“No politics” is a familiar refrain for many of us. It means we want to talk about enjoyable or directly important topics, the happenings in our daily lives, not the lives of politicians, who, for all intents and purposes are living in a different world than the rest of the population. Politics is what politicians do, or so we are led to believe. We vote (or don’t), and the politicians handle the rest. I don’t want to read a 1000-page bill that discusses nearly every imaginable piece of minutiae about health insurance.
Politics, when viewed through this lens, is a punishment. It is something that is done to us that makes our lives worse. Even when a “win” occurs, namely through the election of one’s favored candidate, the benefits tend to stop at that point. The favored candidate’s election itself turns into a punishment through the inevitable walking back of promises, failure to enact change, or straight-out lies.
Democrats need look no further back than Obama, with his failure to close Guantanamo and paving the way for Trump, and Trump Republicans obviously still don’t have their wall. Occasionally, legislature is put through which actually affects our daily lives, though this is rarely substantial and never occurs before a period of struggle outside of the politicians’ sphere.
All this, however, is a limited view of politics. Politics, at its core, is a struggle for power, specifically power over the way people are allowed to run their lives. When understood this way, it is no wonder that we experience politics as a punishment. No matter which politician we elect to office, they are the one who is in power over our lives, not us. We may experience some vicarious feeling of power, but the actual levers of power are in their hands, and those levers react to politicians’ movements, not ours.
We may leave it at that, but if we do, then what we are saying is, “Well, that’s the way things are, politicians are in the position wield power. If you want power over your life, become a politician.” I hope this appears as absurd to you as it does to me. If it doesn’t, please read it again, out loud if you have to. Let’s suppose for now that we are in agreement and ask the next logical questions: How do we get power over our lives? What kind of politics do not involve politicians? What kind of politics has the potential for reward?
In order for politics, the struggle for power, to be rewarding, it has to result in power. It can be hard to conceptualize what having actual power looks like, because for so long we have only conceived of it in the form of holding political office or maybe as being someone’s boss. So what is power? Simply put, it is the capacity to do what we want to.
Many people equate money with power, which makes sense since money quite often grants us the capacity to do what we want, and certainly in massive amounts it even transcends the law. However, wealth is only powerful (and, it can be argued, only exists) in relation to the poverty of others. In other words, one can only use money as a lever of power when faced with those that need money. So if we look to money for a source of power, we only reposition the players in the struggle for power, and the problem of politics remains mostly unchanged for the bulk of the population.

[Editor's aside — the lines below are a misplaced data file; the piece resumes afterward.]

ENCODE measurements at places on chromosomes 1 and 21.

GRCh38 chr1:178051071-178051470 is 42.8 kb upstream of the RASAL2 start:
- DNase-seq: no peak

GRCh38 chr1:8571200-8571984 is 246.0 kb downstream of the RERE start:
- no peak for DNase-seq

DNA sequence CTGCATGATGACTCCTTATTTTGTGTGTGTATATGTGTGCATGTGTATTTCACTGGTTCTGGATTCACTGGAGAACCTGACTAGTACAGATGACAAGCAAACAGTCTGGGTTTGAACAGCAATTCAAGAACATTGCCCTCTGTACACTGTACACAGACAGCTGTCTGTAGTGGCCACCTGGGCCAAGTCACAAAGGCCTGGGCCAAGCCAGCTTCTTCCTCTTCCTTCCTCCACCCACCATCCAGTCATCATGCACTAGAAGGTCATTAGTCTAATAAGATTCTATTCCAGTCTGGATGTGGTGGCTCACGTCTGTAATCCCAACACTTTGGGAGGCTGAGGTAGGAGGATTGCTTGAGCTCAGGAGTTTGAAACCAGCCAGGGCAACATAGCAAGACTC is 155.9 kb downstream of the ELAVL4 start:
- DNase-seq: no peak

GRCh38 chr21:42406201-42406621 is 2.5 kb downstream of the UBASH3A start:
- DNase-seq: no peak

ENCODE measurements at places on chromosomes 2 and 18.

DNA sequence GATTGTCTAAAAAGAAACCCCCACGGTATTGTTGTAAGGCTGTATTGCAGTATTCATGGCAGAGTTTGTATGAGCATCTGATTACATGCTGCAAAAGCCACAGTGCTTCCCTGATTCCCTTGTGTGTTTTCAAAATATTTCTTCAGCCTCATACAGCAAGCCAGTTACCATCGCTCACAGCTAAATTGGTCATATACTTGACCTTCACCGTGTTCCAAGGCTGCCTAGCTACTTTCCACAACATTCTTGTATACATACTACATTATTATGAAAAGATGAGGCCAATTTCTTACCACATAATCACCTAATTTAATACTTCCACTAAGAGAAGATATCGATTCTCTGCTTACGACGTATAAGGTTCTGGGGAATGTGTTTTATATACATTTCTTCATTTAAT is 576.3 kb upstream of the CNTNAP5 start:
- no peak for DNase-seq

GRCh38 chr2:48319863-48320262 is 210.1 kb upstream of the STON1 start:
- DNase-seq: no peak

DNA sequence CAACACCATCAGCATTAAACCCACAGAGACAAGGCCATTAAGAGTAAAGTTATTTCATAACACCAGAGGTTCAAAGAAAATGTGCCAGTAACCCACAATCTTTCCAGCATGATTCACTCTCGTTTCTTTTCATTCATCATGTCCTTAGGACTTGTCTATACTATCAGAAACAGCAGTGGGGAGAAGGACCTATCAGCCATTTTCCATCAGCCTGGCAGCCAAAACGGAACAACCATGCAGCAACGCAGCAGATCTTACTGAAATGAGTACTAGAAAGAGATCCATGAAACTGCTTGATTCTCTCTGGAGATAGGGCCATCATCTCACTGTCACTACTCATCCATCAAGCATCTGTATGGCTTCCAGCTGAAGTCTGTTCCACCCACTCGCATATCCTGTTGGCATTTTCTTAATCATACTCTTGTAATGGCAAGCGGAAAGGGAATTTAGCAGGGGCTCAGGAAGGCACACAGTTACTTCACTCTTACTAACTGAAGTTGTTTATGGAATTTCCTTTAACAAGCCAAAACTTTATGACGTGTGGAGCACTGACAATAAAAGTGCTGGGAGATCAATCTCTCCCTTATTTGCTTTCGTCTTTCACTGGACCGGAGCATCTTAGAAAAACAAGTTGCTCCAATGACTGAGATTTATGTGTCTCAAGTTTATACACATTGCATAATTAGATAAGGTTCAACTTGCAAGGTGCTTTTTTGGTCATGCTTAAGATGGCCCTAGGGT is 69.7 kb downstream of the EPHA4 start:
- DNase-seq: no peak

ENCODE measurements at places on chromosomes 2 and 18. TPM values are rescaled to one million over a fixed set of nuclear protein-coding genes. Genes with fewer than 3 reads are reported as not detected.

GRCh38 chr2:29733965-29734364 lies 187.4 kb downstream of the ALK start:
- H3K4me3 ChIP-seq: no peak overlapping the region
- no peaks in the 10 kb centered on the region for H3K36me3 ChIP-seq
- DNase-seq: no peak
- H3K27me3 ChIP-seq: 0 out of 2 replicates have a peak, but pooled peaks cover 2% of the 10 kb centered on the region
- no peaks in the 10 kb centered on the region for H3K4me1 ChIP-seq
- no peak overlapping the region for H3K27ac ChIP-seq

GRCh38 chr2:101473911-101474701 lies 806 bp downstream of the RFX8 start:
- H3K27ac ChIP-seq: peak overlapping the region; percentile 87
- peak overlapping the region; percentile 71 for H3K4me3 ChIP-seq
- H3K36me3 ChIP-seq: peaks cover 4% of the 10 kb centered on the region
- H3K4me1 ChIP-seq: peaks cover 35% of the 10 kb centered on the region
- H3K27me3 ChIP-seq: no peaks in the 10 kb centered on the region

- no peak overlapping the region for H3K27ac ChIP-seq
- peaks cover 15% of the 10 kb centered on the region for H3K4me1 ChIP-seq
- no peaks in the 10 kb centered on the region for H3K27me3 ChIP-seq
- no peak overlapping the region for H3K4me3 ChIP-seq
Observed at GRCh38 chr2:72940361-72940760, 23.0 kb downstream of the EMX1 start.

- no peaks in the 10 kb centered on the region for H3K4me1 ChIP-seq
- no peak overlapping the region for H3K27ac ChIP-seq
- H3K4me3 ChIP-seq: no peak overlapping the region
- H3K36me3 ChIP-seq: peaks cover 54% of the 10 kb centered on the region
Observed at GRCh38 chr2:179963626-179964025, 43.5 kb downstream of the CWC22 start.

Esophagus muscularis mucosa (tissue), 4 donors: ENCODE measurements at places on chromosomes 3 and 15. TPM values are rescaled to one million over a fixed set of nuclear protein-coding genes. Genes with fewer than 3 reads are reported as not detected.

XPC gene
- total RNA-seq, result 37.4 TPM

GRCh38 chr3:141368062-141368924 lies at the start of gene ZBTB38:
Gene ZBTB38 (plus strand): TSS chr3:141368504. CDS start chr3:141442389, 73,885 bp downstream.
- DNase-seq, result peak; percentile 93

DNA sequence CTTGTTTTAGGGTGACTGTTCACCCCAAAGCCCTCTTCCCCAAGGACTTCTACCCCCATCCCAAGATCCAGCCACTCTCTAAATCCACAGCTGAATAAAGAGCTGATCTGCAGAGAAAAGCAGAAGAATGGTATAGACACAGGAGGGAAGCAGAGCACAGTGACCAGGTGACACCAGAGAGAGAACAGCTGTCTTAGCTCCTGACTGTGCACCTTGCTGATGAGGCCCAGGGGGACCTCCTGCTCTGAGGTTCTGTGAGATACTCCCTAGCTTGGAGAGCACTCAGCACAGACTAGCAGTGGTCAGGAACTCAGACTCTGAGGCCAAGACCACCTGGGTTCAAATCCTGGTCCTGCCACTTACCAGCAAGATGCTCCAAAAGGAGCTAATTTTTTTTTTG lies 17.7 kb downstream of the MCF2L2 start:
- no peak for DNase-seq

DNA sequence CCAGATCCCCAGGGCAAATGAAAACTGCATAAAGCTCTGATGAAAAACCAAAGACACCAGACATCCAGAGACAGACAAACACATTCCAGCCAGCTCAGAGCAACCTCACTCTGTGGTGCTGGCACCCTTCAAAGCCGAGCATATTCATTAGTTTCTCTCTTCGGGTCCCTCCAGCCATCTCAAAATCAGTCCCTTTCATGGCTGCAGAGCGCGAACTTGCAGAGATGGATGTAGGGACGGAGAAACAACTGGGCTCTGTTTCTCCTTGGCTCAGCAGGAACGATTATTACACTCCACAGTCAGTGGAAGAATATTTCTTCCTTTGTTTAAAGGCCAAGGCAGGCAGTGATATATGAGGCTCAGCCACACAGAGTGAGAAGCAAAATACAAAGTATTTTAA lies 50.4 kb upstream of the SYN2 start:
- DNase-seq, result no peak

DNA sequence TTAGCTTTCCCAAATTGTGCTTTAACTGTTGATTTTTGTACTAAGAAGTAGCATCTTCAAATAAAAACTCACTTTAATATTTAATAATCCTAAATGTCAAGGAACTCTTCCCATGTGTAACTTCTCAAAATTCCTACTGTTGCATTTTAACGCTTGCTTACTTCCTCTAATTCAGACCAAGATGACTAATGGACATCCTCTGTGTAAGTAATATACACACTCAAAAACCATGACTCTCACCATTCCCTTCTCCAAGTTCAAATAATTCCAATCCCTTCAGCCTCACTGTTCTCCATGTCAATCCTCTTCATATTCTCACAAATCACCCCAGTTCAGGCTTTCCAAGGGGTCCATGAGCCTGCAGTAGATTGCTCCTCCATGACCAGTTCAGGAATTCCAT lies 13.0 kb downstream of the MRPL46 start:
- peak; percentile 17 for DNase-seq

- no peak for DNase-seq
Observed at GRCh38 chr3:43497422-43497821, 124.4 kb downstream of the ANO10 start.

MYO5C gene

There are many other reasons why pursuing money for purposes of power are a losing bet, but they are beyond the scope of this short article. Let us instead envision a different kind of power, one that may be familiar to some, one that has historically resulted in reward: collective action.
Collective action is a strategy, but it is also a form of power as it is being used. While any one of us by ourselves is practically powerless before our boss, our landlord or the government, together we become a force to be reckoned with. Your boss can afford to fire you by yourself, but by firing many of us together, they are destroying their source of income. The more of us that work together, the more power we wield.
Collective action has the benefit of being wielded by anyone, regardless of wealth or status, provided that there are others in similar positions. This is fortunate for workers in that there are certainly many of us who have in common the need to work for someone else in order to survive.
And, because of the hierarchical nature of businesses, there will always be more workers than bosses. One finds the same pyramidal structure between tenants and landlords and between government and citizens. (There are, to be sure, businesses with very few employees and landlords who rent just one or two units, but the majority of people who rent and work do so from and for large companies.)
The nature of politics, when viewed through the lens of collective action shifts from punishment to reward. The changes in our lives shift from being abstract, such as our preferred political party being the dominant one, to being concrete, such as a pay raise, repairs in our houses, or the ousting of an abusive boss. Whereas with electoral politics we lose even when we win, with collective action we win even if we lose.
Though at times the boss may not give in to one of our demands, we grow solidarity with our fellow workers. We become a part of a concrete community of people we interact with daily, rather than part of an imaginary, intangible, and abstract idea of a corporate “team” or nation. In this community, when any of us wins, we all win, and what we win is the power to live our lives.